"The Nurses" playing "Walter Cooper" in episode: "Show Just Cause Why You Should Weep" (episode # 2.2) 3 October 1963
"The Untouchables" playing "Captain Roy Gunther" in episode: "Line of Fire" (episode # 4.29) 14 May 1963
"Bonanza" playing "Luke" in episode: "Mirror of a Man" (episode # 4.27) 31 March 1963
"The Virginian" playing "Sheriff Sam Roebuck" in episode: "The Small Parade" (episode # 1.21) 20 February 1963
"The Wide Country" playing "Mike Callahan" in episode: "The Bravest Man in the World" (episode # 1.11) 6 December 1962
"Empire" playing "Josh" in episode: "Pressure Lock" (episode # 1.10) 4 December 1962
"The Untouchables" playing "Julius Chavis" in episode: "Come and Kill Me" (episode # 4.9) 27 November 1962
"Rawhide" playing "Chief Broken Bow" in episode: "Incident of the Dogfaces" (episode # 5.7) 9 November 1962
"Perry Mason" playing "Russell Durham" in episode: "The Case of the Unsuitable Uncle" (episode # 6.7) 8 November 1962
"Stoney Burke" playing "Frank Hughes" in episode: "The Mob Riders" (episode # 1.5) 29 October 1962
"Gunsmoke" playing "Tate Gifford" in episode: "The Search" (episode # 8.1) 15 September 1962
"Bonanza" playing "John Clarke" in episode: "Blessed Are They" (episode # 3.30) 22 April 1962
"Checkmate" playing "Paul O'Neill" in episode: "A Brooding Fixation" (episode # 2.22) 14 March 1962
"The Detectives Starring Robert Taylor" playing "John Lester" in episode: "Pandora's Box" (episode # 3.16) 2 February 1962
"Dr. Kildare" playing "Andy Meadows MD" in episode: "The Lonely Ones" (episode # 1.7) 9 November 1961
"The Brothers Brannagan" playing "Raymond McKeever" in episode: "The Hunter and the Hunted" (episode # 1.39) 15 July 1961
"Rawhide" playing "Sheriff" in episode: "Incident of the Wager on Payday" (episode # 3.30) 16 June 1961
"Bonanza" playing "Colonel Tyson" in episode: "Sam Hill" (episode # 2.34) 3 June 1961
"The Tall Man" playing "Sheriff Brady" in episodes:
"The Lonely Star" (episode # 1.5) 8 October 1960
"Forty-Dollar Boots" (episode # 1.2) 17 September 1960
"Frontiers of Faith" in episode: "Acres of Diamonds" 20 April 1958
"Goodyear Television Playhouse" playing "Walt" in episode: "The House" (episode # 6.17) 8 September 1957
"Robert Montgomery Presents" in episode: "Crisis at Sand Cave" (episode # 8.20) 21 January 1957
"Kraft Television Theatre" in episode: "Drop on the Devel" (episode # 8.39) 22 June 1955
"Danger" in episode: "The Piano" (episode # 5.34) 26 April 1955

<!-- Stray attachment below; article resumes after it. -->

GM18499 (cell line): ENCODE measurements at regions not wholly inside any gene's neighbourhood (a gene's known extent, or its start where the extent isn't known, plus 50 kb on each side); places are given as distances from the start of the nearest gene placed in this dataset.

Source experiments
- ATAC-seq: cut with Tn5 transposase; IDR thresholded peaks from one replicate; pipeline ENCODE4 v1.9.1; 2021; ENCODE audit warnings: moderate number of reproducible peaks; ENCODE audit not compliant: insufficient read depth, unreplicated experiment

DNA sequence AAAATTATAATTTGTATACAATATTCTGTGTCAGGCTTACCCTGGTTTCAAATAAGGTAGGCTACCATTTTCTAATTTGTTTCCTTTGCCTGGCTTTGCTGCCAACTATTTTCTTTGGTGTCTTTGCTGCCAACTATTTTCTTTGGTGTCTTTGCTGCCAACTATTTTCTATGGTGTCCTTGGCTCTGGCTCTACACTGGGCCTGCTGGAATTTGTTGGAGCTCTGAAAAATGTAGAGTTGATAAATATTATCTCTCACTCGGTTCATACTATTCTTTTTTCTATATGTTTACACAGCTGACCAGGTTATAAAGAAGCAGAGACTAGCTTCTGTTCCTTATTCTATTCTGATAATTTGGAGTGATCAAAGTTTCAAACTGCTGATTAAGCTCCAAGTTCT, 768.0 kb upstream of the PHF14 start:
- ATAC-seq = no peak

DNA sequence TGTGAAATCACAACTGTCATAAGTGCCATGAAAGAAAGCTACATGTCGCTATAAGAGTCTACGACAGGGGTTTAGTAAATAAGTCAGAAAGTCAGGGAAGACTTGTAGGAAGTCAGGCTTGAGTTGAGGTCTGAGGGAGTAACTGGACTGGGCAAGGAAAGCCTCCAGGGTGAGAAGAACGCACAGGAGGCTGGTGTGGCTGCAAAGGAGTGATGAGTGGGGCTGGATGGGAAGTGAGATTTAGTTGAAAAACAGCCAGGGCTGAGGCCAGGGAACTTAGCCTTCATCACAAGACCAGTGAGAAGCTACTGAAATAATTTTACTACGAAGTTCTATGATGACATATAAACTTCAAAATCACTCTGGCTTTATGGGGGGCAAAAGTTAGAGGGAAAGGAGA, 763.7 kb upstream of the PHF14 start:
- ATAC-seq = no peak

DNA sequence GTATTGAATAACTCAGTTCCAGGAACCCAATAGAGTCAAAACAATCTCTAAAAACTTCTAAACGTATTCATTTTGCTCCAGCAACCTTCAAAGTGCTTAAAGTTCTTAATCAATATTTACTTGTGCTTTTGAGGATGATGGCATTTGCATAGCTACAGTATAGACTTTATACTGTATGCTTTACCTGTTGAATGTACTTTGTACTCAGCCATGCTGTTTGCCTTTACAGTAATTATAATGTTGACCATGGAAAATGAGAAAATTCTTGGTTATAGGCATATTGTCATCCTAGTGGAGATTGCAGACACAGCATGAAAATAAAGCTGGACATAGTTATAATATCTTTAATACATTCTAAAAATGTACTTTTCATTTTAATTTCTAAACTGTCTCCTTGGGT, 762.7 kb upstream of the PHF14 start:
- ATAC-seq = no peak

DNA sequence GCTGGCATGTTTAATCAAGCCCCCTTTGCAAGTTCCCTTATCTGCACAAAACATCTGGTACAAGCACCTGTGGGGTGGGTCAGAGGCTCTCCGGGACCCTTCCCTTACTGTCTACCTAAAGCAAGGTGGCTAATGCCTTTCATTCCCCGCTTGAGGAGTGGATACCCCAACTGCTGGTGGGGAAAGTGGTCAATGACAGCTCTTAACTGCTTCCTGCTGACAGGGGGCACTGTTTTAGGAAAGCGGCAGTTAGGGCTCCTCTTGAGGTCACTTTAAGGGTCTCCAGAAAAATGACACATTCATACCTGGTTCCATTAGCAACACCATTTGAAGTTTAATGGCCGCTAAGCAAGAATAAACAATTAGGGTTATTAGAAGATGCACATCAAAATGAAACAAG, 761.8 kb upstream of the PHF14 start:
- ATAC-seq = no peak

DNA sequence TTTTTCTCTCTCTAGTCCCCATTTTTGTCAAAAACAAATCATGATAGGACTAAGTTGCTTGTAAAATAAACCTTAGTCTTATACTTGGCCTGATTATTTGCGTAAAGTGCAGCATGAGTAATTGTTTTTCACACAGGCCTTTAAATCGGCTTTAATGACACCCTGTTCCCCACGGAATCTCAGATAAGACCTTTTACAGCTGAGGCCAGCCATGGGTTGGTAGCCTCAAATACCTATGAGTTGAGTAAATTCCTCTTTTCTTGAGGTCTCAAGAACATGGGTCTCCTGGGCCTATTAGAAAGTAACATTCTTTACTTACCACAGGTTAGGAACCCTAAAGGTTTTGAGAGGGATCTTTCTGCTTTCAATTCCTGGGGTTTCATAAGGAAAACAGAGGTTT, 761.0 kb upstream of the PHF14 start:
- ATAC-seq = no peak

"Studio One" playing "Sam Forrest" in episode: "The Broken Spur" (episode # 7.22) 14 February 1955
"Ramar of the Jungle" playing "Mailpouch" in episode: "Mark of the Bola" (episode # 1.14) 18 July 1953
"Cowboy G-Men" playing "Matt Sloan, Moss' Partner" in episode: "Bounty Jumpers" (episode # 1.10) 22 November 1952

Marshal Law (1996) (TV) .... Old Timer
There Was a Little Boy (1993) (TV) (uncredited) .... Father Ramirez
J. Edgar Hoover (1987) (TV) .... Harlan Fisk Stone
Who Is Julia? (1986) (TV) .... The Commentator
Life of the Party: The Story of Beatrice (1982) (TV) .... Beatrice's Father
Gideon's Trumpet (1980) (TV) .... 2nd Supreme Court Justice
Strangers: The Story of a Mother and Daughter (1979) (TV) .... Mr. Meecham
Friendly Fire (1979) (TV) .... Hamilton
A Family Upside Down (1978) (TV) .... Mr. Case
The Last of Mrs. Lincoln (1976) (TV) .... Ninnian
The New Daughters of Joshua Cabe (1976) (TV) .... The Judge
Babe (1975) (TV) .... Dr. Tatum
Medical Story (1975) (TV) .... Dr. Patterson
Strange New World (1975) (TV) .... Sirus
The Story of Pretty Boy Floyd (1974) (TV) .... Mr. Suggs
The Stranger Who Looks Like Me (1974) (TV) .... Mr. Gilbert
Key West (1973) (TV) .... Prescott Webb
Linda (1973) (TV) .... Police Chief Vernon
A Howling in the Woods (1971) (TV) .... Bud Henshaw
The Andersonville Trial (1970) (TV) .... Court-martial board member
My Sweet Charlie (1970) (TV) .... Treadwell
D.A.: Murder One (1969) (TV) .... Dr. Ellis Anders
Our American Heritage: Shadow of a Soldier (1960) (TV) .... Abraham Lincoln

Our Town (1977) (TV) .... Joe Stoddard
"Hallmark Hall of Fame" playing "Menteith" in episode: "Macbeth" 28 November 1954



Calloo Callay!

Elisabeth Sladen will return to 'Doctor Who' next season as her character of Sarah Jane Smith, intrepid companion to both the Third and Fourth Doctor.

Even if you don't count the charity special 'Dimensions In Time', she did appear as Sarah Jane in 'K-9 And Company', so she is eligible for entry in the TV Crossover Hall of Fame.

I think K-9 and Brigadier General Lethbridge-Stewart are also qualified for eventual entry into the Hall.
Even when I go to the movies, I can't turn off the Toobworld-obsessed portion of (what's left of) my mind.

My brother and I went to see "The Fantastic Four" Saturday night here in Winsted, and as soon as Stan Lee showed up as Willy Lumpkin the mailman, I began to wonder if his appearances in other Marvel-based films were as Willy as well.

The guy dodging debris in both "Spiderman" movies was unnamed, so it may as well be Willie. And as far as the hot dog salesman goes in "X-Men'? Maybe Willy needed to make a little extra money on the side.

And that same argument could be applied to Stan Lee's appearance as a security guard (with Lou Ferrigno!) in 'The Hulk'. My Dad was a mailman and he took on a few extra jobs now and then.

But the movies aren't my bailiwick. And there's no reason even to think much about 'The Fantastic Four' in the TV Universe, as all of its incarnations have been located in the Tooniverse.